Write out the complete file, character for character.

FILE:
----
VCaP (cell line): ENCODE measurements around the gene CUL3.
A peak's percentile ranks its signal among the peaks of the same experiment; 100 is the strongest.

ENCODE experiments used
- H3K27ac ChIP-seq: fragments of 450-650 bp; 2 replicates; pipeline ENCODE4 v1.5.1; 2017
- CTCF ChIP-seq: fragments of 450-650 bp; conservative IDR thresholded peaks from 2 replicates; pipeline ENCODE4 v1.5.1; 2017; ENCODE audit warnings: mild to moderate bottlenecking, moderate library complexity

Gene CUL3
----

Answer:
VCaP (cell line): ENCODE measurements around the gene CUL3.
A peak's percentile ranks its signal among the peaks of the same experiment; 100 is the strongest.

ENCODE experiments used
- H3K27ac ChIP-seq: fragments of 450-650 bp; 2 replicates; pipeline ENCODE4 v1.5.1; 2017
- CTCF ChIP-seq: fragments of 450-650 bp; conservative IDR thresholded peaks from 2 replicates; pipeline ENCODE4 v1.5.1; 2017; ENCODE audit warnings: mild to moderate bottlenecking, moderate library complexity

Gene CUL3